How a tree is pruned will greatly affect the growth form, vigor, and stability of the tree. Two common types of pruning are thinning out and topping. As explained below, the effects of the two kinds of pruning are very different.

Thinning out is also known as selective cutting or drop-crotching. It involves complete removal of a branch back to the main stem, or to another lateral branch, or to the point of origin. With thinning out, the overall general shape of the tree is kept. Pruning wounds are closer to the stem and heal more rapidly. In addition, stimulation of new growth is distributed over many growing points.

Recomendation! It's our suggestion to our coustumers that during the Summer time, topping trees is not recomended. Always perfirable during the winter.


The difference in the tree can be seen in the before and after photos below.  Thinning or pruning is an alternative to topping trees and results in trees that are healthier and much more attractive than trees that have been topped. 

When trees need pruning, homeowners should ask for trees to be pruned or thinned instead of topped.  In three to six years, a tree that has been topped will have vigorous sprouts and will become far bushier than its pruned counterpart, thus offering a more attractive site for birds to roost. 

The pruned tree is safer, more beautiful, and less attractive to birds.


Fertilization is needed by many trees to replace the nutrients they are missing.
Shade trees will respond to fertilization. Most shade trees exist in nature without much care, but transplanting trees into urban areas or man-made conditions can create problems. Often these trees will be growing in restricted root zone areas, be surrounded by pavement or compacted soil or even be physically damaged by construction activities. One should realize that the root system is just as important (and delicate) as the above ground parts.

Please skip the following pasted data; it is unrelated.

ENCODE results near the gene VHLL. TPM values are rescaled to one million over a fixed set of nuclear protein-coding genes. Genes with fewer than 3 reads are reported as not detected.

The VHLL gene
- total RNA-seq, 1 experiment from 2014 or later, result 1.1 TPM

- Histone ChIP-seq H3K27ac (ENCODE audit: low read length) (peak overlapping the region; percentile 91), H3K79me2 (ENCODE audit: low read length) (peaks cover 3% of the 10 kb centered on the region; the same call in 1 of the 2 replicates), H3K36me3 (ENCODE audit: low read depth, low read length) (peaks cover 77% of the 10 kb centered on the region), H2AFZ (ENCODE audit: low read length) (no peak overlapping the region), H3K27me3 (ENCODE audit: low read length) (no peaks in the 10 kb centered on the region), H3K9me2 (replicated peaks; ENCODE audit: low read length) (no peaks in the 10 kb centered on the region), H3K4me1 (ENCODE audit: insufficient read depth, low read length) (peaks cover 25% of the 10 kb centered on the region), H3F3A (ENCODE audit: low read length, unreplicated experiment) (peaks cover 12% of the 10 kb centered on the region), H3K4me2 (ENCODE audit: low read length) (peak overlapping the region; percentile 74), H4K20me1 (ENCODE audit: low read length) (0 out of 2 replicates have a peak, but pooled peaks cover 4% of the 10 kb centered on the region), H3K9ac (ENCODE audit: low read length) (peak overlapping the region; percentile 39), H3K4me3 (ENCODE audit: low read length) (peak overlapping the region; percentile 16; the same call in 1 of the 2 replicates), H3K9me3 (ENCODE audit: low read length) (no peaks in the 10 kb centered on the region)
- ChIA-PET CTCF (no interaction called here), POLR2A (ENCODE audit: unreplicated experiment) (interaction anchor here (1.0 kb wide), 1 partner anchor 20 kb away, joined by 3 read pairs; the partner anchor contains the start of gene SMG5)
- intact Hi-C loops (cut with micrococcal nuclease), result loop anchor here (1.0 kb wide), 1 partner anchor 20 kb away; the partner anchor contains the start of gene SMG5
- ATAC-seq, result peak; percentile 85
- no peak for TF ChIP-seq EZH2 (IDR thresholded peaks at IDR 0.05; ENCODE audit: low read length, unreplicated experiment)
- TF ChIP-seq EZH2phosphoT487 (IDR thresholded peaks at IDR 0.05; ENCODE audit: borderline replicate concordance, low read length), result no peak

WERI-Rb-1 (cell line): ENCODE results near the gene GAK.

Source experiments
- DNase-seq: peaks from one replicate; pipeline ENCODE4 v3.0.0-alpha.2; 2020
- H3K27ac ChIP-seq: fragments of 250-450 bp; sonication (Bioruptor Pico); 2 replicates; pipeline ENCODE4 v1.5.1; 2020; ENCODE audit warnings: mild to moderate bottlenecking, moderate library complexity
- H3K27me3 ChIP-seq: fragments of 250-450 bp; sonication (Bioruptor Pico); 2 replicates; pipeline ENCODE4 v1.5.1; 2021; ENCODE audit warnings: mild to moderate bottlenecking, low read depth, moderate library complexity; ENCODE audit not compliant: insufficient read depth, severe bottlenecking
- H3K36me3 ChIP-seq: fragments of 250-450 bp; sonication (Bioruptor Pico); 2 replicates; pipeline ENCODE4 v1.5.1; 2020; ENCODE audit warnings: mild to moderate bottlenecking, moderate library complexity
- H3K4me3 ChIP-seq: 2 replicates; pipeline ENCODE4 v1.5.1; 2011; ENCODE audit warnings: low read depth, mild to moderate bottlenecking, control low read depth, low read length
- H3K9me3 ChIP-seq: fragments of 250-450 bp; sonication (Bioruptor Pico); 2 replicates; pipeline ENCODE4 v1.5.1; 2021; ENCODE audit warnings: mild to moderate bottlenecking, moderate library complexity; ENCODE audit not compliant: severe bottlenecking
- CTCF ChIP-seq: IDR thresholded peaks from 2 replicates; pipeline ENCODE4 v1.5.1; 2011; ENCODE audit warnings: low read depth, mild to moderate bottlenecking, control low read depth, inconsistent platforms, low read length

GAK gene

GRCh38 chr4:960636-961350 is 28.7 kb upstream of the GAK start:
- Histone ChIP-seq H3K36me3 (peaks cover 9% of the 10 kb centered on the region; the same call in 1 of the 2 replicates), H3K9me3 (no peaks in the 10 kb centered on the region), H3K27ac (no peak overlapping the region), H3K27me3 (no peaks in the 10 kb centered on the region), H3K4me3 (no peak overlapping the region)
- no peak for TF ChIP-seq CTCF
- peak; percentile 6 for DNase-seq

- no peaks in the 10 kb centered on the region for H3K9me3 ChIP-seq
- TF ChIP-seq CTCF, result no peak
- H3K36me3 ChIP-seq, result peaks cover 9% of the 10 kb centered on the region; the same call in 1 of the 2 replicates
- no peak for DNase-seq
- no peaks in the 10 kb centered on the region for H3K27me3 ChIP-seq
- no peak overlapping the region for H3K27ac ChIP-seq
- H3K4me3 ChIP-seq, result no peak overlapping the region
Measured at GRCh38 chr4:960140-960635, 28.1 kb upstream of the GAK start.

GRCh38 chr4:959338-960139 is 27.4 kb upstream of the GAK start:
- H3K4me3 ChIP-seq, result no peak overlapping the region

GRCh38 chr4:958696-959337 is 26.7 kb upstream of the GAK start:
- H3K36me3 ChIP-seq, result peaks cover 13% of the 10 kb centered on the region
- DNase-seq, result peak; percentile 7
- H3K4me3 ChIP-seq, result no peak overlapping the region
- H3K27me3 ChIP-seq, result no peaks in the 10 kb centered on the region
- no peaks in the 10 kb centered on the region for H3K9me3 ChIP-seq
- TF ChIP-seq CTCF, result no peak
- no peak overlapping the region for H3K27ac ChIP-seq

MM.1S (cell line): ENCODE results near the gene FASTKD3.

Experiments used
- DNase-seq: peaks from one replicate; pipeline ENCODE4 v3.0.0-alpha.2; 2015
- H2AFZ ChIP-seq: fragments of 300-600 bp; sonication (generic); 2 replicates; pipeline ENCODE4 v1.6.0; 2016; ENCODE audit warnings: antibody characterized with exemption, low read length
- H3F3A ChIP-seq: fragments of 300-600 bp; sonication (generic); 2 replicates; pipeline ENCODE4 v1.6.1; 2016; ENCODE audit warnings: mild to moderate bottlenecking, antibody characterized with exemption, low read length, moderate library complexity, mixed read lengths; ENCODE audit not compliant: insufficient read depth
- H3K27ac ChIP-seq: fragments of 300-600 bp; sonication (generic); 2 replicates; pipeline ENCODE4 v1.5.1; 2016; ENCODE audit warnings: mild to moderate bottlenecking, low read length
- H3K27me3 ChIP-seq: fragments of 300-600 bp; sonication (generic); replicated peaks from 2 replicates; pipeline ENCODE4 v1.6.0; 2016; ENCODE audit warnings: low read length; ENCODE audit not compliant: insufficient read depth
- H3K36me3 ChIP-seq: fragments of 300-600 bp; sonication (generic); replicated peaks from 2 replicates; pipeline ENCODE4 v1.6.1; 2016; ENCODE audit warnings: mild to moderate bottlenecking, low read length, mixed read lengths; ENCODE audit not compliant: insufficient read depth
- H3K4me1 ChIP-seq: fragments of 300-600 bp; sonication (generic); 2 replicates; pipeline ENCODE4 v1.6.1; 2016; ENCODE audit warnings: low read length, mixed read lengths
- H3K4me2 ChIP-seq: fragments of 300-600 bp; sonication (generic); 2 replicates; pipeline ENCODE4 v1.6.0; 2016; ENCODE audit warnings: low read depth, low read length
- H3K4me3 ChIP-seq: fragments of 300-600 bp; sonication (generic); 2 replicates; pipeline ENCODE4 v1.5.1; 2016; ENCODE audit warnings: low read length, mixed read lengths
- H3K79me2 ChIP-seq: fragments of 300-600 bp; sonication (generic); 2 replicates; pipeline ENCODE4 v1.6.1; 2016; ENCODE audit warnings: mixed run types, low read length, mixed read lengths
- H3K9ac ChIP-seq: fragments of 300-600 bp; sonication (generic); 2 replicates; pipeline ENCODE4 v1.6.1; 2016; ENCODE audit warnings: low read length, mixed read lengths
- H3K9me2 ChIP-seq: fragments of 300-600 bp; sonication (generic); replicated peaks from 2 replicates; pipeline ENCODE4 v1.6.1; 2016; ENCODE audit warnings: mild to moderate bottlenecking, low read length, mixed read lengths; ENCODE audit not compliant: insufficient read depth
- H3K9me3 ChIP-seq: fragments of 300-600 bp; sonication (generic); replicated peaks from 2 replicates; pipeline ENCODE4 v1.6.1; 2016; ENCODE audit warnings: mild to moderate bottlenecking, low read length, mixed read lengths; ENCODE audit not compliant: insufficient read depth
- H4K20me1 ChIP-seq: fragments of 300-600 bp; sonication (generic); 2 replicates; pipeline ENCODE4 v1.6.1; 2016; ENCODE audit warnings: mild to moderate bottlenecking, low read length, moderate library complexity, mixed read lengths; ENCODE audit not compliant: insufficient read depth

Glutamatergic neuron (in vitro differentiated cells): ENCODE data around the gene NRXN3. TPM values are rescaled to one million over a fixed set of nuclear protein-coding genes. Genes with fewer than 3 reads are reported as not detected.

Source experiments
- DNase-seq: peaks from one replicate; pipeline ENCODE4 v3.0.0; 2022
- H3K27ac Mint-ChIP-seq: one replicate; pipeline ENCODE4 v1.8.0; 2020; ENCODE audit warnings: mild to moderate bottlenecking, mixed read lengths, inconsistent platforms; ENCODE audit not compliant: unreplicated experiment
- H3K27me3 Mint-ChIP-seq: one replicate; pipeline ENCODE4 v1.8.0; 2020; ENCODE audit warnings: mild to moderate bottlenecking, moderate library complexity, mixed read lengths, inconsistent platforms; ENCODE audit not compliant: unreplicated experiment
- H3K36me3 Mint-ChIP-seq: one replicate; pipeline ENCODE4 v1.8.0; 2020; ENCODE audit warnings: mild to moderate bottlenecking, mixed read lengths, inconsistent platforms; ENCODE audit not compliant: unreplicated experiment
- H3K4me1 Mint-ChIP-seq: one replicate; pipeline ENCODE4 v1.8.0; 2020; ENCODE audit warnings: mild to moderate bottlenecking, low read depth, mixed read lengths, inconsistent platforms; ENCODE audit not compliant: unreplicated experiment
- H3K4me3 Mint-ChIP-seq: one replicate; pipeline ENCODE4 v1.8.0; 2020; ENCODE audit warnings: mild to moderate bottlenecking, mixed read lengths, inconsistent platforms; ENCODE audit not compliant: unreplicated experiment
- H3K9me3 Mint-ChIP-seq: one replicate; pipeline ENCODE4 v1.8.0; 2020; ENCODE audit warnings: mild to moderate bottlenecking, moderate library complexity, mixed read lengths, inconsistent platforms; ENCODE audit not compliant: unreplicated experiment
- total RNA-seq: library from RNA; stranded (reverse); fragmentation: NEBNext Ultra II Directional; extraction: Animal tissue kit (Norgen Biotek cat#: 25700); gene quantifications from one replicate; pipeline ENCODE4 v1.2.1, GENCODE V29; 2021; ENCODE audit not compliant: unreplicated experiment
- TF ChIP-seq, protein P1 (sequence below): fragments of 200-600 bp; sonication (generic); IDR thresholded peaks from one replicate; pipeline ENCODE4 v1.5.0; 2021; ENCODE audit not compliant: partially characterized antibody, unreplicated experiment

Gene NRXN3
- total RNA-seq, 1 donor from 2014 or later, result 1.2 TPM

Here’s how to detect if your tree needs fertilizing. 
Symptoms of a nutrient deficient tree include:

  • A slow rate and low amount of annual growth on twigs and trunk, 
  • Smaller than normal foliage, 
  • Off-color foliage,  Fertilizing trees and shrubs provides them with the building blocks needed to build food reserves for growth.
    Periodic fertilization by our tree health professionals replenishes essential nutrients in a form that trees can utilize. We can also provide biostimulants and beneficial microorganisms that build and improve the soil, creating a healthier condition for roots to grow
  • Increased amounts of dead branches,
  • Tip-die back in branches,
  • and increased rates of disease and insect problems. 

Trees that possess these symptoms generally would respond to a fertilization treatment. One should make sure that nutrients (or lack of) are the problem before fertilizing. Other common tree disorders to be aware of in urban areas would include poor planting techniques, moisture problems, construction damage, girdling roots, or utility leaks from a natural gas line or sewer


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